Neurology 08/2011; 77(5):444-52. DOI:10.1212/WNL.0b013e318227b164 · 8.30 Impact Factor
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    ABSTRACT: The incidence, cause, and prognosis of sciatic neuropathy in children is not well understood. We report our 30-year experience of 53 patients with pediatric sciatic neuropathies (SN). Prospective review of the history, physical examination, electrophysiologic findings, and clinical course of children with SN. The etiology of SN injury was varied and included trauma (13), iatrogenic causes (13) (8 orthopedic surgeries and 5 miscellaneous surgeries), prolonged extrinsic compression and immobilization (6), tumors (7), vascular (5), idiopathic and progressive (4), infantile and nonprogressive (2), and unknown, presumed postviral (3). Electrophysiologic studies demonstrated abnormalities in motor conduction studies of the peroneal nerve in 44/53 (83%) or tibial nerve in 35/51 (67%). Sensory conduction studies were abnormal in sural nerve in 34 of 43 cases (79%), and superficial peroneal nerves in 15/25 (60%). Needle EMG was abnormal in peroneal innervated muscles in all subjects, in tibial nerve innervated muscles in 43/51 (84%), and in the hamstrings in 18/29 (62%). Prognosis for recovery was variable and depended on the etiology and the severity of the nerve injury. SN is an uncommon mononeuropathy in children. The causes of SN are varied in children compared to adults. Electrophysiologic studies in children may be limited by poor tolerance but play an important role in establishing the diagnosis.
    Neurology 03/2011; 76(11):976-80. DOI:10.1212/WNL.0b013e3182104394 · 8.30 Impact Factor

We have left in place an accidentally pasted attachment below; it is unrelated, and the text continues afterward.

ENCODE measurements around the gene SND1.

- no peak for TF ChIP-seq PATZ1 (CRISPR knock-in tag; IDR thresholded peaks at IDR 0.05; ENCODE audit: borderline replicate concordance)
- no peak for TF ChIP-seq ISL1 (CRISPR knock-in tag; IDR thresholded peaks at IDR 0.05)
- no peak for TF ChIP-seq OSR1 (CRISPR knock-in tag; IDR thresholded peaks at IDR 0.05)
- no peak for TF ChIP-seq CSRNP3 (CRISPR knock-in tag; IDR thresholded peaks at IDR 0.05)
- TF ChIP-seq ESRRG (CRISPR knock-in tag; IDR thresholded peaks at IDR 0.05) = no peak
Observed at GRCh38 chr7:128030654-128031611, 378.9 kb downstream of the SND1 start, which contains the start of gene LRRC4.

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    ABSTRACT: X-linked Charcot-Marie-Tooth disease (CMTX) is infrequently diagnosed in childhood, and its clinical and neurophysiologic features are not well-described. We reviewed clinical, neurophysiologic, and pathologic findings in 17 children with CMTX. This was a retrospective review of children with CMTX from 2 tertiary pediatric hospitals. The diagnosis of CMTX was based on an identifiable connexin 32 mutation (CMTX1) or a consistent pedigree and neurophysiologic features in children without a connexin 32 mutation (CMTX-other). Six boys and 2 girls from 8 kindreds had CMTX1, and 8 boys and 1 girl from 5 kindreds had other forms of CMTX (CMTX-other). Fifteen children, including males and carrier females, were symptomatic from infancy or early childhood (younger than 5 years). In addition to the typical Charcot-Marie-Tooth disease clinical phenotype, some patients had delayed motor development, sensorineural hearing loss, tremor, pathologic fractures, or transient CNS disturbances. Eleven children underwent nerve conduction studies. Median nerve motor nerve conduction velocities were in the intermediate to normal range (30-54 m/s) in all children older than 2 years. Axon loss, reflected by low-amplitude compound muscle action potentials, was present in all patients. A pattern of X-linked dominant inheritance, with carrier females showing an abnormal neurologic or neurophysiologic examination, correlated with the presence of a connexin 32 mutation in all but 2 pedigrees. The clinical phenotype of CMTX is broader than previously reported. Onset in males and carrier females is most often in early childhood. Families with an X-linked dominant inheritance pattern are likely to have CMTX1.